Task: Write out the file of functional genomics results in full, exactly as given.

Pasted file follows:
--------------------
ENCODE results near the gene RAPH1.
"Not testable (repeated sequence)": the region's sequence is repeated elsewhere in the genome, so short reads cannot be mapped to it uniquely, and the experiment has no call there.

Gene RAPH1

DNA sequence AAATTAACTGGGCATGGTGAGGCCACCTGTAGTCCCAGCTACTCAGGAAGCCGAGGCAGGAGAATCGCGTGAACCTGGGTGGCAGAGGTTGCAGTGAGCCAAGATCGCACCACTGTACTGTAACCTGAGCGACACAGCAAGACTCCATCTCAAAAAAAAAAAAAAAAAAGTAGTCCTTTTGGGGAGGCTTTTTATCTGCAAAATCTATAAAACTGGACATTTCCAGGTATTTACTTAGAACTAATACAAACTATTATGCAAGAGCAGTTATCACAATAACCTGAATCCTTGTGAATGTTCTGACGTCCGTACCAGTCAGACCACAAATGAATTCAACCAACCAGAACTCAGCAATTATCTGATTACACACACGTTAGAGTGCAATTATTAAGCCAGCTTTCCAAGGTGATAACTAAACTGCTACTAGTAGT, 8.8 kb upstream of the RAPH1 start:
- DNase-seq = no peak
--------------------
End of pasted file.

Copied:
ENCODE results near the gene RAPH1.
"Not testable (repeated sequence)": the region's sequence is repeated elsewhere in the genome, so short reads cannot be mapped to it uniquely, and the experiment has no call there.

Gene RAPH1

DNA sequence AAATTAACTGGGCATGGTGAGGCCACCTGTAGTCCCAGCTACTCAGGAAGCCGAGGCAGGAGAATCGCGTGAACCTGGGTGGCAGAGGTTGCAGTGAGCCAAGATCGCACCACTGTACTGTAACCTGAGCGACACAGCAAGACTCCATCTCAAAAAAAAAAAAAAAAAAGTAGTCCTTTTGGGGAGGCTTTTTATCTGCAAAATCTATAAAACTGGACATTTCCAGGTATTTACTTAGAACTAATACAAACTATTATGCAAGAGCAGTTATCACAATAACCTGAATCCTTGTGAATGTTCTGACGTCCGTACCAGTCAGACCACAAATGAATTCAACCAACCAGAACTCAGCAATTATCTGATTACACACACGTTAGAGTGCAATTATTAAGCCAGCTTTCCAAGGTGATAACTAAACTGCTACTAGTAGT, 8.8 kb upstream of the RAPH1 start:
- DNase-seq = no peak